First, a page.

Tagged: MCLR

ATM :: Can floating home loans become fair?

Currently, banks can decide their own benchmark lending rate, the MCLR. What if your loan was linked to a benchmark set by a third-party? Will you get a better deal?
Vivina Vishwanathan | Last Published: Tue, Mar 13 2018. 08 33 AM IST | LiveMint


India has floating home loans that become expensive as soon as the interest rates go up, but don’t float down when the rates fall. This happens because the banking regulator allows banks to peg their home loan rates to a benchmark that the banks themselves control—allowing them to benefit when they choose to, at the cost of you, the retail borrower. But it looks as if competition is finally arriving in this segment with a new home loan product from Citibank India, which uses a third-party benchmark. Here, we examine if such a thing is good for you or not. But first, some background.

Several times, the Reserve Bank of India (RBI) in its monetary policy review has flagged the issue of rate cut benefits not being passed on to retail customers. It has tried thrice to rationalize the benchmark lending rate linked to home loans, in a way that there is transparency and the benefits are passed on to consumers.

In the last 7 years, we have also seen home loans move through three benchmark rates—from benchmark prime lending rate (BPLR) to base rate in 2010 and then to marginal cost of funds based lending rate(MCLR) in 2016. However, none of these attempts seem to have worked and the desired goal of transparency in loan rates has still not been delivered.

Last year, during a monetary policy announcement, RBI governor Urjit Patel indicated that MCLR could be reviewed as the rate transmission to customers continued to be slow. While the banking regulator waffles on this, Citibank has come out with a home loan product that is linked to 3-month treasury bills (T-Bills).

Is it allowed to do this? “RBI permits banks to link their variable rate home loans to MCLR, provide fixed-rate loans, semi-fixed-rate loans or (even) link their loans to an external benchmark,” said Rohit Ranjan, head of secured lending, Citibank India. This is not the first time a bank has linked its home loan product to an external benchmark. ING Vyasa Bank Ltd, in 2005, had a home loan product that was linked to Mumbai Inter-Bank Offer Rate (Mibor) (you can read more about it here). Let’s understand the home loan products linked to T-Bills and see if you should opt for them.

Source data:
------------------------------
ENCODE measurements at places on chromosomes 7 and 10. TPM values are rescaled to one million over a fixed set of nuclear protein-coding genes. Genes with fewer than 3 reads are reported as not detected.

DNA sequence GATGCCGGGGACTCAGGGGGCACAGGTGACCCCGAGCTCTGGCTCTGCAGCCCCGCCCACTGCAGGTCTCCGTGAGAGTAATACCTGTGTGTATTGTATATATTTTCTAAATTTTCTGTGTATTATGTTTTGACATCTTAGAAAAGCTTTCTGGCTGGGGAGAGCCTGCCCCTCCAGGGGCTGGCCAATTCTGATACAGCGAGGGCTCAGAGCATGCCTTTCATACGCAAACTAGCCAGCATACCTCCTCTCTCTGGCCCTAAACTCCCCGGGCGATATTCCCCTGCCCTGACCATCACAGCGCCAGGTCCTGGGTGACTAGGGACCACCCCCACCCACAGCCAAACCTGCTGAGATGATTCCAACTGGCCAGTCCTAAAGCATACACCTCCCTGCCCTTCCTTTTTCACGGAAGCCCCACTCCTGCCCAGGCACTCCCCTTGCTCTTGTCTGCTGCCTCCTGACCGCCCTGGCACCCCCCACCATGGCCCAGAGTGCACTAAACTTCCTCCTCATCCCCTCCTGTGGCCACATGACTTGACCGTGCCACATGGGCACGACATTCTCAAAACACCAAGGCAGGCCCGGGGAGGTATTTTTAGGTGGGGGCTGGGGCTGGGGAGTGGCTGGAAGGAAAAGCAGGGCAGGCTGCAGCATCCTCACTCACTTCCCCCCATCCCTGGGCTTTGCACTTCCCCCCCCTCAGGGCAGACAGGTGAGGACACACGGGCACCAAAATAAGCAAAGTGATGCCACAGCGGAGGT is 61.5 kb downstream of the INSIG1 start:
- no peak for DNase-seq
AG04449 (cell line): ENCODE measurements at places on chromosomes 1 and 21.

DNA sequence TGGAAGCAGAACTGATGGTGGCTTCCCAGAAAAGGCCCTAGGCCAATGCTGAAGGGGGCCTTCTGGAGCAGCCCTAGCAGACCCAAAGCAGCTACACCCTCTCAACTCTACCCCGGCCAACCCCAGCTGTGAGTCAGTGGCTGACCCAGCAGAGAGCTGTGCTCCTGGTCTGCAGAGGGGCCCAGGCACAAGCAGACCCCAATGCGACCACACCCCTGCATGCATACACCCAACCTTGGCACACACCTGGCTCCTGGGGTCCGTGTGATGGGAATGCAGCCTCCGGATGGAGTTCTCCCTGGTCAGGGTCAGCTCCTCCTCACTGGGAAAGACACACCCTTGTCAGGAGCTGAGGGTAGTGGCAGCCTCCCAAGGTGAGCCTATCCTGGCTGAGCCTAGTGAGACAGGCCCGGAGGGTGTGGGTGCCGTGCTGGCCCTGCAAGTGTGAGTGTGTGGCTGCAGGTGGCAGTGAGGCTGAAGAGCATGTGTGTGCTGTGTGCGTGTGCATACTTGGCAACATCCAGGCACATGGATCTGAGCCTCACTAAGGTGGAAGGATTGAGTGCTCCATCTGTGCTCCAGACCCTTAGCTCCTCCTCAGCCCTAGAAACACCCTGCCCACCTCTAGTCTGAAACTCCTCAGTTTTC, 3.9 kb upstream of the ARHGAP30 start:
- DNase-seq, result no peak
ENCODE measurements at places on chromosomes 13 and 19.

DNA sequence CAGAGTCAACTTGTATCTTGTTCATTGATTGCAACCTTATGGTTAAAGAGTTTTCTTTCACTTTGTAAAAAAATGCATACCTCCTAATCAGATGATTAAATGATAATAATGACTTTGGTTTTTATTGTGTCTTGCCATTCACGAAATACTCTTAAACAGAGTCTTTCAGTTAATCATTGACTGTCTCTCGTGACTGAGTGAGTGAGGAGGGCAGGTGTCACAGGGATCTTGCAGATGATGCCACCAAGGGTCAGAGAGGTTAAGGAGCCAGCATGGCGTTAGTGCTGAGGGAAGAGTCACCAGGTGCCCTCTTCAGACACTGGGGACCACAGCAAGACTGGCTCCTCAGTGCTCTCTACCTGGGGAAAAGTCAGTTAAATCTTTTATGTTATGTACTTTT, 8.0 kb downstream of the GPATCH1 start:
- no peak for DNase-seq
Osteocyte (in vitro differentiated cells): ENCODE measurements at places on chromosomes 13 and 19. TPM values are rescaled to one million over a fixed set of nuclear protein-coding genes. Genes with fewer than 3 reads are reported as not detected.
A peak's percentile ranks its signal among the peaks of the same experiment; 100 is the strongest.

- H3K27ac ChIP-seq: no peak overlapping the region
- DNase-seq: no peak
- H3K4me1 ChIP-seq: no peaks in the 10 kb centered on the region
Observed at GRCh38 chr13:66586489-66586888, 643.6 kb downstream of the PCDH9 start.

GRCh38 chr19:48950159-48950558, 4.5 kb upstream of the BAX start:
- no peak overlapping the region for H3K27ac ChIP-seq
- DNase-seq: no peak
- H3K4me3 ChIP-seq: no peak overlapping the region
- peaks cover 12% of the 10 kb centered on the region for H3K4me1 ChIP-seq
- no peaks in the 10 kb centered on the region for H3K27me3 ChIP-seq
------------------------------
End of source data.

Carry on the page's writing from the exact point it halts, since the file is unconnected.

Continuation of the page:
Santosh Sharma/Mint

The product
Citi’s new home loan product is linked to the 3-month Government of India T-Bill benchmark. It is an external reference rate. Citi has decided to pick this data from the Financial Benchmarks India Pvt. Ltd (FBIL), which is a company that aims to develop and administer benchmarks relating to money market, government securities and foreign exchange in India.

How is the data for this benchmark arrived at? According to FBIL, it is based on T-Bills traded in the market. The benchmark rate is announced everyday at 5.30pm, except on holidays.

It is calculated from the data of secondary market trades executed and reported up to 5pm on the Negotiated Dealing System – Order Matching Platform (NDS-OM)—which is an electronic system for trading government securities in the secondary market. All trades of Rs5 crore or more, and having had a minimum of three trades in each tenure are considered. The benchmark T-Bill data is then published for seven different tenures: 14 days, 1 month, 2 months, 3 months, 6 months, 9 months and 12 months.

So that there is consistency, the bank has decided to pick the rate published on 12th day of each month. “Our endeavour is to provide as much stability as possible on rates to our customers. We believe a date towards the middle of the month best suits this objective,” said Ranjan. Usually, the RBI too comes out with its bi-monthly monetary policy in the first week of the month.

As this home loan product will be linked to 3-month T-Bill data, its reset clause will also be set for 3 months. This means, every 3 months your home loan interest would change based on movements in the external benchmark rate.

Is a 3-month T-Bill benchmark appropriate for 20-30 year loans? In a developed market such as the US, mortgages are linked to longer duration benchmark rates. “Linking long-term loans to longer-duration benchmark rates is more appropriate to the extend that it is based on duration. But at the same time in the US, for example, mortgages tend to be fixed. Then it makes sense to link to longer term loan. In case of Citi’s home loan product, the reset is more frequent and linking to a long-term rate may not be appropriate. It is just a strategy,” said R. Sivakumar, head, fixed income, Axis Mutual Fund.